Parting Shots (Q3 2020 Issue)

At the end of 2019, it was announced that the CEO of the UK’s National Cyber Security Center (NCSC), Ciaran Martin, was to step down from his position having led the NCSC since it opened in 2016.
 
In an email sent to Infosecurity at the time of writing, the NCSC had no further details on Martin’s departure date or potential replacement, and that may have (understandably) been down to the various uncertainties surrounding the COVID-19 pandemic. However, it does leave the issue open with regards to who will be responsible for the UK’s cybersecurity strategy and response when Martin does depart.

Prior to the opening of the NCSC, it seemed that there were a collection of people responsible for cybersecurity in central government. These included those at GCHQ (where Martin worked previously) and MPs including James Brokenshire and Francis Maude, figures at CERT-UK along with the Ministry of Defense, Cabinet Office and Home Office. What cybersecurity needs at a government level is to have a figurehead of responsibility, and it does seem that the UK is one of the nations which has achieved this via Martin.

So, it was interesting to read an article in the Washington Post in June which claimed that a bipartisan group of lawmakers were looking to create a new White House czar to lead cybersecurity decision-making throughout government in the US. 

The bill the article cited claims that the individual would make cybersecurity recommendations directly to the President, as well as oversee cybersecurity plans, operations and budgets in the government.

The bill proposes “to establish the Office of the National Cyber Director” who will be appointed by the President “by and with the advice and consent of the Senate.” The duties that the bill lists are plentiful, including serving as the principal advisor to the White House on cybersecurity strategy and policy, along with developing the US national cybersecurity strategy.

There would also be the duty to make relevant recommendations to the President on the appropriate level of integration and interoperability across the Federal cybersecurity operations centers, while they would also lead “interagency planning for the Federal government’s integrated response to cyber-attacks and cyber-campaigns of significant consequence.”

The sponsors of the new legislation were reported as saying that cybersecurity leadership is “one of the glaring gaps in our national strategy,” and that it was “the best way of ensuring vital cybersecurity work across the government is actually completed.” They notably asked “how are we going to prevent the next office of personnel management (OPM) breach if we don’t have someone really coordinating?”

Those comments were made by James R. Langevin, who is the US representative for Rhode Island’s second congressional district and one of the bill’s main sponsors. He called the OPM breach “an intelligence loss that we’ll be feeling for a generation.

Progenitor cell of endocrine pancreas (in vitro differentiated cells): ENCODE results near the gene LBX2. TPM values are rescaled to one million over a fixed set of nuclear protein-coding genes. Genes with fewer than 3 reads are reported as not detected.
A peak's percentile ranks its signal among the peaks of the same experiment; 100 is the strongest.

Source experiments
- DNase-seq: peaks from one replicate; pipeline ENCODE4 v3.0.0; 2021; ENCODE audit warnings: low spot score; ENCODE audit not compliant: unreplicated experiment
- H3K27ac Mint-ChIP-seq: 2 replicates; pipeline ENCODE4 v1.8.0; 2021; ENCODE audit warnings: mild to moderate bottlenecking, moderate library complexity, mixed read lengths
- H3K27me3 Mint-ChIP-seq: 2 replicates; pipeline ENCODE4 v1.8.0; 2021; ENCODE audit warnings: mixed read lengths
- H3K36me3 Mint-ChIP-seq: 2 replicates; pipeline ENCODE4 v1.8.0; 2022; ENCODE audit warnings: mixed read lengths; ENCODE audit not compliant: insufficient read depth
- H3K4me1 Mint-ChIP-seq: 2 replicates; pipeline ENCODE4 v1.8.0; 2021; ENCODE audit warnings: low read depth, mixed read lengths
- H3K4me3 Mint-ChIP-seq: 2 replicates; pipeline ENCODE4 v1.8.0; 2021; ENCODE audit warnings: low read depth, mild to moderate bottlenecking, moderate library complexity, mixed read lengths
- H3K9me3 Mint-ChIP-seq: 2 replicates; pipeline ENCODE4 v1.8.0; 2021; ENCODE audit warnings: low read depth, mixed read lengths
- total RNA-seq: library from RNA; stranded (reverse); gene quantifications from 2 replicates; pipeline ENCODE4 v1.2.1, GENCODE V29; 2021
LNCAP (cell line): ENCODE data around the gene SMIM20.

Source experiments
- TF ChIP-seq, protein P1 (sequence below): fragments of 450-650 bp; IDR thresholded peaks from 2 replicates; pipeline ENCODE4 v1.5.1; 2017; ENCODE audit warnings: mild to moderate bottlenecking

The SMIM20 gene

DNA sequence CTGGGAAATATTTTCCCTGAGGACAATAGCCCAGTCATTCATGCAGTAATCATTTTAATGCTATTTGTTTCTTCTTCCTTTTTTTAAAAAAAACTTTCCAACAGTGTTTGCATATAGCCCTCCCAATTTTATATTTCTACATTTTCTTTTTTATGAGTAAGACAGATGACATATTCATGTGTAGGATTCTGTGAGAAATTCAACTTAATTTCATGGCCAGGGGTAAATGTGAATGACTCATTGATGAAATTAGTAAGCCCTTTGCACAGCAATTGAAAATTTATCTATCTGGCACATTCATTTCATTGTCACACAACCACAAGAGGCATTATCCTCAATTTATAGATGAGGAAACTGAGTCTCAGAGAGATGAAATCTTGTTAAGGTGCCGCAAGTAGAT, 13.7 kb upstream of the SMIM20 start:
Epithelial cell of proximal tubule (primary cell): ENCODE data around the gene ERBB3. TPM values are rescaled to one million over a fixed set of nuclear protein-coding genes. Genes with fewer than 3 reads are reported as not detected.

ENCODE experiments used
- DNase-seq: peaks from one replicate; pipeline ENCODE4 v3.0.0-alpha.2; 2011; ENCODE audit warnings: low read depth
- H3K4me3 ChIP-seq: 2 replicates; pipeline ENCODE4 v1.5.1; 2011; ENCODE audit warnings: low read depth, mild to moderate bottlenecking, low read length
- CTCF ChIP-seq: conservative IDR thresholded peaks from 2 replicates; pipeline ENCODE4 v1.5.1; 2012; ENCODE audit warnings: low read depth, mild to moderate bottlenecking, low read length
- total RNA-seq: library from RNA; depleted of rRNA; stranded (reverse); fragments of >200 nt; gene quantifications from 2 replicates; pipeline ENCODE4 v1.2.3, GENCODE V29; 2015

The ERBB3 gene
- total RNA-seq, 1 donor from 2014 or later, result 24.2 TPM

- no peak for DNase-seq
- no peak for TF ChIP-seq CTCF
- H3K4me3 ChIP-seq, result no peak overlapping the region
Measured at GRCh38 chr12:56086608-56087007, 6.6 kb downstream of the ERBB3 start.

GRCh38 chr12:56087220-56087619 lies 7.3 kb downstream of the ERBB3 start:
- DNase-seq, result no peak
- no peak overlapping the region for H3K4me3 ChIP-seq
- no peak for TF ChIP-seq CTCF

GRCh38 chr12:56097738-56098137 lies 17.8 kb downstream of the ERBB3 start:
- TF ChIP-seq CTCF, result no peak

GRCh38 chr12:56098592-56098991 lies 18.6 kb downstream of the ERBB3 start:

“A national cyber-director could have zeroed in and forced the department to close the vulnerability,” he told the Washington Post.

“Ultimately, cybersecurity does need government and national levels of leadership”

Whilst the actual position may be a challenging one for the current or potential future President to deal with – remember, Donald Trump initially removed the position in 2018 when Rob Joyce left the White House to return to the NSA – it may become a reality with bipartisan support behind the bill.

Those from the industry that Infosecurity connected with about the plans were also positive. Brandon Hoffman, CISO, head of security strategy at Netenrich, called it “a reassuring step to see Democrats and Republicans come together on such an important issue.” 

He added: “There definitely needs to be somebody leading the strategy at a national level across all facets of cybersecurity. Directing policy on internal government systems is a first step, but how wider policy impacts the lives and privacy of citizens is where there is another glaring hole today.”

However, he admitted that the role will come with various challenges, including getting the branches of government and its departments and teams to fall in line under a single point of policy creation. “Consider all the work done by different branches of the government to create policy and perform the technical work needed for enforcement – it will be a tremendous amount of work and expense to make significant technical changes due to new overarching policy should the authority extend that far,” he said.

“On the other hand, the cyber-czar does need the authority to make unilateral decisions for the country, especially in times where the fragmentation of our cyber-strategy has caused some of our biggest downfalls.” So getting a united front behind a US national cybersecurity czar would be one of the main challenges.

Likewise, Bob Stevens, vice-president for Americas at Lookout, explained that, as more organizations and agencies transition towards sustained, full-time teleworking, “we need a federal cybersecurity director to help safeguard our national interests and citizens from cyber-threats.”

As well as securing a global workforce now mostly working remotely, Stevens pointed out that the upcoming US election is taking place “while most people are required to work from home” and so that is another reason why we’ll see more emphasis on cybersecurity as elected officials focus their attention towards November.

Ultimately, cybersecurity does need government and national levels of leadership, and if this bill is passed in the US with cross-party backing, it will go some way to providing a voice for the industry at a national level.

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